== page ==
BWW Reviews: World Premiere Dark Comedy MISERABLE WITH AN OCEAN VIEW at the Whitefire
Miserable with an Ocean View/by Howard Skora/directed by Jim Fall/Whitefire Theatre, Sherman Oaks/through July 18, Saturdays only
Dysfunctional families provide delicious humor for stage and film, because most everyone can identify with one or more of the characters. And if they are planning a mercy killing? The irreverent humor quadruples. In Howard Skora's new world premiere comedy Miserable with an Ocean View, we come face to face with a Jewish family on Long Island - a mother, who is wheelchair-bound and dying, two sons - one gay and one super macho straight - and one daughter, a horrible interior designer whose long-term marriage is on the rocks. Now for a limited run through July 18 at the Whitefire Theatre in Sherman Oaks, Miserable is laugh.out.loud funny with fluid direction from Jim Fall and a marvelous cast headed by Patty McCormack as grandma Rhoda.
It is humor based on character and situation - always the best kind, which does not rely too heavily on jokes for laughs. Though Skora does manage to throw quite a few laugh lines at you, like, for example, describing a room - "It's a Jew's take on what a non-Jewish design should look like" - but the humor still emanates from family and our awareness of its cultural quirks. One strong element in Miserable is the issue of being gay and how it affects central character Jeff (Paul Elia) who is obsessive about who knows it. When his sister Judy (Elizabeth Regen) asks him to come home to care for mother Rhoda (McCormack), Jeff sees the opportunity as the perfect time 'to have a moment' with her and tell her the truth. Described as a Hitler, she always hated him, or at least that's how he feels. Judy has a hard time accepting Jeff's irresponsibility in business - he has been an entrepreneur of a novel gay online-dating program and has lost all of his investments. Ray (Alex Skuby), on the other hand, is totally into fitness, self-proclaiming himself 'straight' ...and incurably homophobic, rejecting Jeff's behavior from the ground up. Both Judy and Ray are miserable, and as confused and unhappy as Jeff is, he tends to find at least momentary consolation in his 'closet' talking to his Harlequin clown doll (Drew Droege).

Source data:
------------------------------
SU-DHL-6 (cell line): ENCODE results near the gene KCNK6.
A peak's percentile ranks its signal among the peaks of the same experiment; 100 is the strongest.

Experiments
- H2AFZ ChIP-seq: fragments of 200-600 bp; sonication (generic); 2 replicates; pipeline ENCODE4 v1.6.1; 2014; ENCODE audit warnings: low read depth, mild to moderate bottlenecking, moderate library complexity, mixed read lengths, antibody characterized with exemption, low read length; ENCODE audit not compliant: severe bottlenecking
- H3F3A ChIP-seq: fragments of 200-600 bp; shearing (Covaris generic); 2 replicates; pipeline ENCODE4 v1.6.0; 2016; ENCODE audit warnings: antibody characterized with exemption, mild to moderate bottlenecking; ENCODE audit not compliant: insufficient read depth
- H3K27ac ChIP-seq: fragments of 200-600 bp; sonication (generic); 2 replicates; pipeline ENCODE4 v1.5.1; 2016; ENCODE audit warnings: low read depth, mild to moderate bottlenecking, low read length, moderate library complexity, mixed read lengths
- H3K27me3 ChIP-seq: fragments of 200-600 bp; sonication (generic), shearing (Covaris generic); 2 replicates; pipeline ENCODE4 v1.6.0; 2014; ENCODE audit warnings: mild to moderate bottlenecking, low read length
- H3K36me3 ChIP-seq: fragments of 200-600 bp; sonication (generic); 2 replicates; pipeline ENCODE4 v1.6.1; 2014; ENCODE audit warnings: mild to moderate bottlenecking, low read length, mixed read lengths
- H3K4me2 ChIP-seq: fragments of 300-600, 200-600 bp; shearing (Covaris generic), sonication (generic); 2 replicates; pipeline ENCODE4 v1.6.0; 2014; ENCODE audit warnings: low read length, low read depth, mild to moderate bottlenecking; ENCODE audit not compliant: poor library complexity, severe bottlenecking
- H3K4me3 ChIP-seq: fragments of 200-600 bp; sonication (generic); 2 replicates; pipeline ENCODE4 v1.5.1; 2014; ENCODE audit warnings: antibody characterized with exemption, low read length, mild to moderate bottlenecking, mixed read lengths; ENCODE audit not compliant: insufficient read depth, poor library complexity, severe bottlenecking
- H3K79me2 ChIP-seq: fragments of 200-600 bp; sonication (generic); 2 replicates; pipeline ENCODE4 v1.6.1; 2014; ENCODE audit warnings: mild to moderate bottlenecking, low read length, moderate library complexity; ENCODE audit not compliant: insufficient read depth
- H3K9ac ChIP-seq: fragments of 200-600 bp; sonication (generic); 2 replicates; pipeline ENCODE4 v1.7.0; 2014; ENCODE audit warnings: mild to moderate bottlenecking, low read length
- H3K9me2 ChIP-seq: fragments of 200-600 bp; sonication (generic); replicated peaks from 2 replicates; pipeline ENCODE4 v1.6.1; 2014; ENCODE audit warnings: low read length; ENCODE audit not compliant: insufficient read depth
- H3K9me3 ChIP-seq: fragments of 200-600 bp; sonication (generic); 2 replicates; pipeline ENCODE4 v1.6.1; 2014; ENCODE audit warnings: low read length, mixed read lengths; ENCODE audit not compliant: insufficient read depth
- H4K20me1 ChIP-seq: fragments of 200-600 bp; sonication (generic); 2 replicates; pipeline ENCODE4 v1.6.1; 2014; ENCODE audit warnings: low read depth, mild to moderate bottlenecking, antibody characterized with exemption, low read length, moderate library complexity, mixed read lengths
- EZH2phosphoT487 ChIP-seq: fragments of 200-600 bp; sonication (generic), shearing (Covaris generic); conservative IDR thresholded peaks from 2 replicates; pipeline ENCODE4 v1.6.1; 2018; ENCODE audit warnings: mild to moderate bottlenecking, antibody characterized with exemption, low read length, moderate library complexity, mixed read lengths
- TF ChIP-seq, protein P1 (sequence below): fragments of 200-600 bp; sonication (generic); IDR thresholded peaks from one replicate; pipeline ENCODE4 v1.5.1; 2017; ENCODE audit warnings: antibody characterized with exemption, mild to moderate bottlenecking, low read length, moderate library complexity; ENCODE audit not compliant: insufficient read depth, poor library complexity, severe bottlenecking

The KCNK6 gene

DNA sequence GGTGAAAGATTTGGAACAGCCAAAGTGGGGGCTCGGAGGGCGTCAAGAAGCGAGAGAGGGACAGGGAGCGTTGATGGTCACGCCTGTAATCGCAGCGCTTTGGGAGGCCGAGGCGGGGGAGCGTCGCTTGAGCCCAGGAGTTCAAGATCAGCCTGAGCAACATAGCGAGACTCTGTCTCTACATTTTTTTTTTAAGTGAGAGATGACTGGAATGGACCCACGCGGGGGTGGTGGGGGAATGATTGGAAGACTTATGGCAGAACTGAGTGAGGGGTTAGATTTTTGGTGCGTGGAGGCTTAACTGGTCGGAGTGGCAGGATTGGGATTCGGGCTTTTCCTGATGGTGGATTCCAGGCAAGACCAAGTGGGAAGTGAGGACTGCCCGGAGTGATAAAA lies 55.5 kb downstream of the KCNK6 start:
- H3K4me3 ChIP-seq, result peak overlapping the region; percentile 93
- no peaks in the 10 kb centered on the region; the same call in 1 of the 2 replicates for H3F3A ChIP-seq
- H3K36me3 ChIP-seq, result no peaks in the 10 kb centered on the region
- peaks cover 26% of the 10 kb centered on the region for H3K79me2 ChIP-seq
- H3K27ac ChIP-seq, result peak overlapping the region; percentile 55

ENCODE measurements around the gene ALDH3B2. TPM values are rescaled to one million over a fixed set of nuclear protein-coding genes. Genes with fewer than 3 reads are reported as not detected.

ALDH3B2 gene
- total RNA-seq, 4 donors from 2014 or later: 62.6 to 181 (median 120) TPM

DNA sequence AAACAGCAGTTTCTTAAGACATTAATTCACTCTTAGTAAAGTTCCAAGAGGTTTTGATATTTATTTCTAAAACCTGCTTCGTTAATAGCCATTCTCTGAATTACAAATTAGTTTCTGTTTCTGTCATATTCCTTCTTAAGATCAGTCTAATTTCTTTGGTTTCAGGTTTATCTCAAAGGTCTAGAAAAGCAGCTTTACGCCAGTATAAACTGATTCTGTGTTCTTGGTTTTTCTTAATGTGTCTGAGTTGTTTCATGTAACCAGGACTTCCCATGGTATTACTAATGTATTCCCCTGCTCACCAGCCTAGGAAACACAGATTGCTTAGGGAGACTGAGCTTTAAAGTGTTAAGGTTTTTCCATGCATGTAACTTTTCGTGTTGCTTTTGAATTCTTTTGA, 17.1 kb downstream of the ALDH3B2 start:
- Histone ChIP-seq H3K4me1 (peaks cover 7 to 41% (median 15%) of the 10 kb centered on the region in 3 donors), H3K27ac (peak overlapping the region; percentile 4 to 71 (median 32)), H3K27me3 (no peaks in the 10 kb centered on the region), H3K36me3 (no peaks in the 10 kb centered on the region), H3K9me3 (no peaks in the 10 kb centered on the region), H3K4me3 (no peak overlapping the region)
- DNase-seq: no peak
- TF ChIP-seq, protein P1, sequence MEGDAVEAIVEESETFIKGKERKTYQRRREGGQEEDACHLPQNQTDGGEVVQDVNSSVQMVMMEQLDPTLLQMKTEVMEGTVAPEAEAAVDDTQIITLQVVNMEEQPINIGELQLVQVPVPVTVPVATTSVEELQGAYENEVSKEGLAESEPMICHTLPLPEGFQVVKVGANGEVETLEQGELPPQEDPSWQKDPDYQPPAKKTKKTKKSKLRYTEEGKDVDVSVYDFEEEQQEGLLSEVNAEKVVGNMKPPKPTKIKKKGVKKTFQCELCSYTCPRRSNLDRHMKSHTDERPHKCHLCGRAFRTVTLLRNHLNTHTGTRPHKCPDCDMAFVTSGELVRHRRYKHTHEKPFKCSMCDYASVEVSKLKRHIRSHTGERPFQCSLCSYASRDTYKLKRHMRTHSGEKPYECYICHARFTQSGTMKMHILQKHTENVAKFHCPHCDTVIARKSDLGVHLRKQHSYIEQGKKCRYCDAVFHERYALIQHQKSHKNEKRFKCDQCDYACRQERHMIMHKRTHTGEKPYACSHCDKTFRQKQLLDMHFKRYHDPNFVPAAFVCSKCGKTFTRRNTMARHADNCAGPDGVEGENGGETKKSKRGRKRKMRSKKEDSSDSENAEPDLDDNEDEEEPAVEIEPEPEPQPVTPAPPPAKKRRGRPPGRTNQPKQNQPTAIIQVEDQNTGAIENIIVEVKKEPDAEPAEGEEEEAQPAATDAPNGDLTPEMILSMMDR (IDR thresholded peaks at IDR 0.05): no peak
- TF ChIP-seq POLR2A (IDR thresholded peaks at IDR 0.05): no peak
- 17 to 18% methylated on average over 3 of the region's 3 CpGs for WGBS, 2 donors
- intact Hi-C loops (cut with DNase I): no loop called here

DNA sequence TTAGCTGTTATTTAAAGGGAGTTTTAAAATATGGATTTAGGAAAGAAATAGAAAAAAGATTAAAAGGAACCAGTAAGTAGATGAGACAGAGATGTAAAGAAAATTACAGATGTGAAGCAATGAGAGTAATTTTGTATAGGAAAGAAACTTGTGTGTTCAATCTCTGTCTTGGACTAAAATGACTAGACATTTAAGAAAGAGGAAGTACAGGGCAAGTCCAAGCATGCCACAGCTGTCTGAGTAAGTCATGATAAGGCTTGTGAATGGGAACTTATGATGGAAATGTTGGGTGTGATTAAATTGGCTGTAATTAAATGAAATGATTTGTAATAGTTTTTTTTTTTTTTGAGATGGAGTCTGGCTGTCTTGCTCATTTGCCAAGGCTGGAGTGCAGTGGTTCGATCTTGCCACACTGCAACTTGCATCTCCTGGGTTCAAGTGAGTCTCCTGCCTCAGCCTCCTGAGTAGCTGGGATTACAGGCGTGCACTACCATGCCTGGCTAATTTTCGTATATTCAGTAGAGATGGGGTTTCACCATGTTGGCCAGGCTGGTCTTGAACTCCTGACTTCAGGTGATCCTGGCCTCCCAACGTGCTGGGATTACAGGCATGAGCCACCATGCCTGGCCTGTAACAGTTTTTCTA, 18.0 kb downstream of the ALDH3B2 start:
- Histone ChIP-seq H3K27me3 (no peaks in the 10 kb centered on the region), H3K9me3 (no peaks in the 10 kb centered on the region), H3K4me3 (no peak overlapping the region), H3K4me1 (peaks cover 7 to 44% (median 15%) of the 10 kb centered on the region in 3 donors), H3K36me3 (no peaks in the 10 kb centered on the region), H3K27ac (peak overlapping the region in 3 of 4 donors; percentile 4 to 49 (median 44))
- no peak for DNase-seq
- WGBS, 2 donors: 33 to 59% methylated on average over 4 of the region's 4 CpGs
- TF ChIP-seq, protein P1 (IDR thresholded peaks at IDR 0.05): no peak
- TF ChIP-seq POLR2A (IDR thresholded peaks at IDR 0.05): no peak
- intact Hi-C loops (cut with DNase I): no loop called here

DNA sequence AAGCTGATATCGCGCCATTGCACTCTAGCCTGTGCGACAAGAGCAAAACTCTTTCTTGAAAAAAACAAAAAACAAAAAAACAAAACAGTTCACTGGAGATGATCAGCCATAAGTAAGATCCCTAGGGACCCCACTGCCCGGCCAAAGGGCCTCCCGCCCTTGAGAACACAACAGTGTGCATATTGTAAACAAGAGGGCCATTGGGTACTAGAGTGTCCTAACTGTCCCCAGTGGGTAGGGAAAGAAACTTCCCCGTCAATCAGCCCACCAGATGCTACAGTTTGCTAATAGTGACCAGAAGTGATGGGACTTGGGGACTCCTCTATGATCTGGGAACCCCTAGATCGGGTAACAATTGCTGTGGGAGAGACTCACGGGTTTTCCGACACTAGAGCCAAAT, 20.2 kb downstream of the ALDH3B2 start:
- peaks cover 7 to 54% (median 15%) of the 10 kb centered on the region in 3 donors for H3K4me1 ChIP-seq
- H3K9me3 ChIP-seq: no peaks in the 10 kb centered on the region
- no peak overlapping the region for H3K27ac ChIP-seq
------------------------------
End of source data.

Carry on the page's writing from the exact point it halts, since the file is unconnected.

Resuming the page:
If you are not offended by gay language and activity - the word 'penis' does come into play quite a lot and Judy catches Jeff screwing Bobo the Clown doll, which plays out as one big hilarious scene. The blatant sexuality does indeed make for great humor, but be aware that it is here and leave the kiddies at home.
The cast is uniformly terrific within Jim Fall's sharp pacing and expert staging. Regen steals the hour as Judy. Reminding one of Rhoda Morgenstern, Valerie Harper in The Mary Tyler Moore Show, the character is outright brash in her honesty, hyper-kinetic in behavior, all the while concealing a raft of insecurities underneath. Regen is an outstanding comic actress and hits all the right notes. Elia as Jeff offers a frenetic style of playfulness much like that of Woody Allen, always trying to justify his every move and full of doubts and self-loathing. Skuby is direct and obnoxious as Ray, but offers some delightfully weak moments of sweetness where is relationship with his mother is concerned. Droege, no stranger to drag and costumes, fills out the clown Bobo with wit and flair and has some of the best off-color gay humor in the script. He also plays a serious, straight-forward therapist in Act II, which allows him to display even more versatility. McCormack as Rhoda has but a few scenes with no dialogue and only a few key words popping out now and again. But her reactions and facial expressions are priceless as she puts up with three hysterically problematic children. It's lovely to see her grace a stage once more.
With a title like Miserable with an Ocean View, how can you miss? Go see it, mainly for its very very funny dark take on four - well, five, if you count Bobo - family members as they await mother's impending death. Most can relate to the situation and certainly the people. I wonder whether Howard Skora has ever been a stand-up comic, for his openly aggressive sense of humor runs wild with his depictions of Jeff, Ray and Judy. This is a good thing, for it sustains the comedic momentum and really grabs the audience. Without the gay issue, the play would obviously not find its center and thankfully, stereotypes are kept to a minimum. But, be aware of the frank sexual language and action!
(photo credit: Jim Fall)